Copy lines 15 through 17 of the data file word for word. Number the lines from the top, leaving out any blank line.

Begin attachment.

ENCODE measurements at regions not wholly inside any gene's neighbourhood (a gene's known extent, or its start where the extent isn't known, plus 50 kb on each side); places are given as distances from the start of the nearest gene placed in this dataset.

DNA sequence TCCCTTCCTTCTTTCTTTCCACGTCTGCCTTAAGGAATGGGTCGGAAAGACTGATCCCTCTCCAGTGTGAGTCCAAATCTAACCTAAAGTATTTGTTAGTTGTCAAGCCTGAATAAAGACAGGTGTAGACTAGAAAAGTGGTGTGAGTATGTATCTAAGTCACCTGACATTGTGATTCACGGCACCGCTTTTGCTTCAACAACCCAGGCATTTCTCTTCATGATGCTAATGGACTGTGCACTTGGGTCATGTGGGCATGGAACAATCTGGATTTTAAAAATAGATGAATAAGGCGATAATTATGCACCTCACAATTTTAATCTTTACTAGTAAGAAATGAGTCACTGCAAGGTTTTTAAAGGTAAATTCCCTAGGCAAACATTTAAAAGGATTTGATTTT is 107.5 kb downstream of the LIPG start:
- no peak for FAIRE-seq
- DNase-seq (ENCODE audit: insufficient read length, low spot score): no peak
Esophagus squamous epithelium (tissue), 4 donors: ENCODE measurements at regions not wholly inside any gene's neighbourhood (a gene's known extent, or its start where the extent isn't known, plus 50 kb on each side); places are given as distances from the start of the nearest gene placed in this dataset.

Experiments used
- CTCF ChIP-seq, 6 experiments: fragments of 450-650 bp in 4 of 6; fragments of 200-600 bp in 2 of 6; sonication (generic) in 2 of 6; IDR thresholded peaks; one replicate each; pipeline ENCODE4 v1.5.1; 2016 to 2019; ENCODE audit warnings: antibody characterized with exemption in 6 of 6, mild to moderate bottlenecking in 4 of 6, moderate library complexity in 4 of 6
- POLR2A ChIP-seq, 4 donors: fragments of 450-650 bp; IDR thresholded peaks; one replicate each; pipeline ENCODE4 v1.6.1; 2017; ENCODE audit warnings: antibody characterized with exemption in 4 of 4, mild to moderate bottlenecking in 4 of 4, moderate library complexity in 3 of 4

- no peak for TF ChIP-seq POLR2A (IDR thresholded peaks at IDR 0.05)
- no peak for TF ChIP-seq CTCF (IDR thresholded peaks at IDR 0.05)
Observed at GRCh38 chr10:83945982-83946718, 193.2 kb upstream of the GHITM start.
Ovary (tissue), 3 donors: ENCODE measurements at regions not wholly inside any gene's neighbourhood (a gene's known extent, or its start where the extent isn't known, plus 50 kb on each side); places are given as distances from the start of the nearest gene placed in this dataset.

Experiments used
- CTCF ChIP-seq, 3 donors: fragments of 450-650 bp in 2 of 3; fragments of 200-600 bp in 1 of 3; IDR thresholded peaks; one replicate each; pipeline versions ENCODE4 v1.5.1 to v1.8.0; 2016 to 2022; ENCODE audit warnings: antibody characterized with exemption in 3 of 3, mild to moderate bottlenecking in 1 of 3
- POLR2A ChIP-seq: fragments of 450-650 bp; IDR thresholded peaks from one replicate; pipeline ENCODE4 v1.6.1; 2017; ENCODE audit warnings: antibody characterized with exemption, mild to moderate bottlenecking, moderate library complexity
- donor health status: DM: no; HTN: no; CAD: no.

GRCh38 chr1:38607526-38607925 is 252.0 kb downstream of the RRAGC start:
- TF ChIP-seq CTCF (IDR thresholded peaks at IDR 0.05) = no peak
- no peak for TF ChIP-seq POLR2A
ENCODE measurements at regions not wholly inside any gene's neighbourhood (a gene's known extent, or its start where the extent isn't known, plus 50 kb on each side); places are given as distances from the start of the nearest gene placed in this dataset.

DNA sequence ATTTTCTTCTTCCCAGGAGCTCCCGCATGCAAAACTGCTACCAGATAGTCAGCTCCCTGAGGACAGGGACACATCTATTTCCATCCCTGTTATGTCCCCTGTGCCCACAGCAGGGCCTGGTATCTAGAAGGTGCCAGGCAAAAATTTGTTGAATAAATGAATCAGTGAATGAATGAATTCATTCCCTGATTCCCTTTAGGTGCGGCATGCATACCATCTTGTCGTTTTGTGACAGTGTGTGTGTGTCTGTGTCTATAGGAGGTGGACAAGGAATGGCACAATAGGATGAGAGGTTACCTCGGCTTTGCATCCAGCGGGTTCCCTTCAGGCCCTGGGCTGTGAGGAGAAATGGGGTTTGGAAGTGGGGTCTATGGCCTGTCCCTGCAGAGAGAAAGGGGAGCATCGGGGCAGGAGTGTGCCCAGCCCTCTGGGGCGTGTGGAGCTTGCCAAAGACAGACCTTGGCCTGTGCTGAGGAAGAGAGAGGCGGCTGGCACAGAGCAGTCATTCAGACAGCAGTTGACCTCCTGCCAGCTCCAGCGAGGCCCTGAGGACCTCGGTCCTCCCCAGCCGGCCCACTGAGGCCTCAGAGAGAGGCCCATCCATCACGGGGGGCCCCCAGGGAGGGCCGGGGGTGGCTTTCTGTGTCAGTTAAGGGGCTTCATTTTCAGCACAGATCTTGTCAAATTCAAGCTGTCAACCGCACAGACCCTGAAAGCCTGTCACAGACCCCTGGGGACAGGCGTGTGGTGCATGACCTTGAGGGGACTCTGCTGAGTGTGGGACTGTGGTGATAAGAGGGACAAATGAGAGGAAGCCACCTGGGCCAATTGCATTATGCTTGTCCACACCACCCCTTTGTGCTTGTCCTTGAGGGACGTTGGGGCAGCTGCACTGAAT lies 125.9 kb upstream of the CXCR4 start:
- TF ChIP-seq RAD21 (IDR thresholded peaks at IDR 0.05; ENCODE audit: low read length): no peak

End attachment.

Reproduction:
- POLR2A ChIP-seq: fragments of 450-650 bp; IDR thresholded peaks from one replicate; pipeline ENCODE4 v1.6.1; 2017; ENCODE audit warnings: antibody characterized with exemption, mild to moderate bottlenecking, moderate library complexity
- donor health status: DM: no; HTN: no; CAD: no.

GRCh38 chr1:38607526-38607925 is 252.0 kb downstream of the RRAGC start: